5)  I must also maintain a reasonable protocol for increasing and maintaining my “calories-out” portion of the formula.  I currently walk my dog each day for 30 minutes (about 1 mile).  I also swim a couple of times a week for 60 minutes per session.  Our local pool will be closing for the winter soon, so I will need to commit to using a “gym” more frequently.  Swimming has a natural advantage over typical gym workouts.  I believe the three main ones to be: swimming tends to be a continuous whole body workout; swimming tends to be less damaging to the support joints (feet, ankles, knees, hips, and spine; and, finally, water transfers heat energy significantly faster than air, which means you will burn more calories to maintain your own body temperature in water than you will do in air of equal temperature.  The combination of these advantages means I will need to go to the gym more frequently and stay (exercise) longer than I would have to by swimming.  The only advantages of the gym (that I know of) are: you can increase your muscle mass to body weight ratio and you can increase your flexibility.  Swimming tends to make bodies long and lean, but not strong and flexible.  Weights and calisthenics will tend to increase muscle density, muscle size and flexibility (if done in conjunction with proper stretching), but not provide a long and lean appearance.  Bottom line:  go to the gym 4-5 times a week and stay for 90 minutes, including weights, stretching and cardio work in each session.
6)  My new protocol will be a rotation of fast day, eat day, OMAD day.  All three will be time restricted, but the window will vary between days: fasting(8 hrs), eating(6 hrs) and OMAD(5 hrs).  Most fasting days will be two eggs, beans(1 can / 1.5 cups) and rice(1/2 cup), and fruits and veggies(no limit).  Most eating days will be two eggs or oatmeal, salad or fruit(no limit) for lunch, normal dinner.  Most OMAD days will be egg(1) and fruit, large dinner (all I can eat / anything I want); if I want a “snack / desert” on my OMAD, it must be eaten 75 minutes to 1 hour before the daily eating window closes.  Water, black coffee, and black tea are any day / any time.  Fruit juice or veggie-fruit blends are only allowed on eating or OMAD days and only during the windows.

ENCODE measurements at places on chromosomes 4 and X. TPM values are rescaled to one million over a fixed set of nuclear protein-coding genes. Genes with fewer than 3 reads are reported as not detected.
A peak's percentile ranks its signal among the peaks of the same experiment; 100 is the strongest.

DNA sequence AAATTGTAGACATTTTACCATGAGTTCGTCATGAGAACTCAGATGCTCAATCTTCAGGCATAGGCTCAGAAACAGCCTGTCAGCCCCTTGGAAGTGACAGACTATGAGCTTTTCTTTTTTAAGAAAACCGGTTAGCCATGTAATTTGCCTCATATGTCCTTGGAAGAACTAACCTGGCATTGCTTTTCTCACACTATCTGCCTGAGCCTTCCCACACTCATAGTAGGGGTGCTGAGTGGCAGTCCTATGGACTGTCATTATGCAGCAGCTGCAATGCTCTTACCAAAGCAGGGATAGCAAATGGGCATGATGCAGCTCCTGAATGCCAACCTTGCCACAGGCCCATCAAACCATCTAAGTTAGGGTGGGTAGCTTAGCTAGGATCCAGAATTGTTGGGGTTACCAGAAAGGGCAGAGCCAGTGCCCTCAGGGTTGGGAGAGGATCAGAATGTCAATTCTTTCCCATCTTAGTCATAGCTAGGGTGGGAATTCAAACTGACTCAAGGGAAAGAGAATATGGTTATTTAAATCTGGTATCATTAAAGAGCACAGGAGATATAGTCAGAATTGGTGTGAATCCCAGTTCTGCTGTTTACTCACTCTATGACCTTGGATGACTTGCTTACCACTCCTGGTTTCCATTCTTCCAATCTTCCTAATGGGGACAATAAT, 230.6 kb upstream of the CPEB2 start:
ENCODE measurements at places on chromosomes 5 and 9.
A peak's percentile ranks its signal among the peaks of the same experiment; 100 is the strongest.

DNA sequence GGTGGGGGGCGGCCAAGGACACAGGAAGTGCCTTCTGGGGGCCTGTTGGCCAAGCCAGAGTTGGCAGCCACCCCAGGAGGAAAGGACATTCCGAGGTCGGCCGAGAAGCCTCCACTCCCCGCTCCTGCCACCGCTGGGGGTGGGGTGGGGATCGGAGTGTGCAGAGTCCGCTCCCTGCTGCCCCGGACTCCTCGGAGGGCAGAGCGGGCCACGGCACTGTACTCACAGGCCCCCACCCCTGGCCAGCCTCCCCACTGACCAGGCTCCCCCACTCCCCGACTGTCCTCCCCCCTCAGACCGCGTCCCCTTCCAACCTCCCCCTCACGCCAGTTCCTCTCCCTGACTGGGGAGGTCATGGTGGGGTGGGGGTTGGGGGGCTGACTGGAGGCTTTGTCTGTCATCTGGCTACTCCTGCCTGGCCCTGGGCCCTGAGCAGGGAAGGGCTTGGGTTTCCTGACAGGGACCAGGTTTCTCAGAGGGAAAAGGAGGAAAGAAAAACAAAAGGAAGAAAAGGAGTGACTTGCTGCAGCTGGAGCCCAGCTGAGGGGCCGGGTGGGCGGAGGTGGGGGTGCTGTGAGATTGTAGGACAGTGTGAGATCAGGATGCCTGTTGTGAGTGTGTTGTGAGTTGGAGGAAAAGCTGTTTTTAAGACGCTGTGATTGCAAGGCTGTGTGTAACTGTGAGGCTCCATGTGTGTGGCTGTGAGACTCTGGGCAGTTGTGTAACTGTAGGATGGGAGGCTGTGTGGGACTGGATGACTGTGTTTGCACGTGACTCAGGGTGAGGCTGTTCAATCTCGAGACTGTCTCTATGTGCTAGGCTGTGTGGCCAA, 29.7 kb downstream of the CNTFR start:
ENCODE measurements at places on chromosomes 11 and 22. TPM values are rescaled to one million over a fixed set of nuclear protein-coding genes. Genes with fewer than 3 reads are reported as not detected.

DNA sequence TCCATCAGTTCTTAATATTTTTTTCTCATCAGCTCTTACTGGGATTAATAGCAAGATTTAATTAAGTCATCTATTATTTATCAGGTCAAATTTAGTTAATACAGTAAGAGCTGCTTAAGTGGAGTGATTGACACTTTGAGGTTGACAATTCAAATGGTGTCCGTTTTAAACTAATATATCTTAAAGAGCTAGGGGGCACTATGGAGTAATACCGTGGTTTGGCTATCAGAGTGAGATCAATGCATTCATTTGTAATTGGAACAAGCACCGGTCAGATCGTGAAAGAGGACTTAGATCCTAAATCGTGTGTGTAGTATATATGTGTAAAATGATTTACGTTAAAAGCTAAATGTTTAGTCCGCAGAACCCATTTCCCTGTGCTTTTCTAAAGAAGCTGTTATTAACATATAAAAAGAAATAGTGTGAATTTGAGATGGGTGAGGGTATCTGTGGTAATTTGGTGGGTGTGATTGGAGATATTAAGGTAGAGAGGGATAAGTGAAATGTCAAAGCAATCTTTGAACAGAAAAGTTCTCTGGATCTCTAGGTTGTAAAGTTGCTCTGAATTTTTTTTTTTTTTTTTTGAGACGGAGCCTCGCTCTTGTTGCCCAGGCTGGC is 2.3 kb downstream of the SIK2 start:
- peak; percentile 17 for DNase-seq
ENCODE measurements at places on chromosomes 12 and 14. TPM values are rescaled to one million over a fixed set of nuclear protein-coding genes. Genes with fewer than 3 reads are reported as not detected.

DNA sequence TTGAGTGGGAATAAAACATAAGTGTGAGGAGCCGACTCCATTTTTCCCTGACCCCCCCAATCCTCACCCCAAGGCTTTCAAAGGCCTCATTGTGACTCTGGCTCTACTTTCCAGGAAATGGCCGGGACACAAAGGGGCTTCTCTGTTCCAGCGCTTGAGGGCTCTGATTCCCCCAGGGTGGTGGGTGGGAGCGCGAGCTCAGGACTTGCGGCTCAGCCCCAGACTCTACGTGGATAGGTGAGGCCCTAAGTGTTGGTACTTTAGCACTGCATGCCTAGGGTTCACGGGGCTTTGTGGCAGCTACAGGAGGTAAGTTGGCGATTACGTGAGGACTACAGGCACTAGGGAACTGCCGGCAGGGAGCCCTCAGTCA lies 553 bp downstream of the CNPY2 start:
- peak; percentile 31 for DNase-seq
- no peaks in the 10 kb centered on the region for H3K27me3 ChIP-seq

I will begin the protocol tomorrow.  I will continue to post images on my MADF page each day and my weight on my “Sweat Equity” pages, but I will not be creating a daily post specifically about this protocol.  I will try to update (via posting) a couple of times a month if I have anything interesting to say.  If I have any significant health changes as a result of the protocol, I will post about those.  And, so it goes, a “lifestyle” with the simple acknowledgement that vacations, holidays, birthdays, and exceptions will happen…  And, you just deal with them.
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On This Day In:
2018 I’ll Trade You…
2017 Luv Me Some Meat Loaf
2016 Unless Your Name Is #AmnestyDon
2015 A Tentative First Step
2014 Making People
2013 On Reading Books
2012 On America
2011 Shiver, Me Timbers!
2010 Fiduciary Breakdown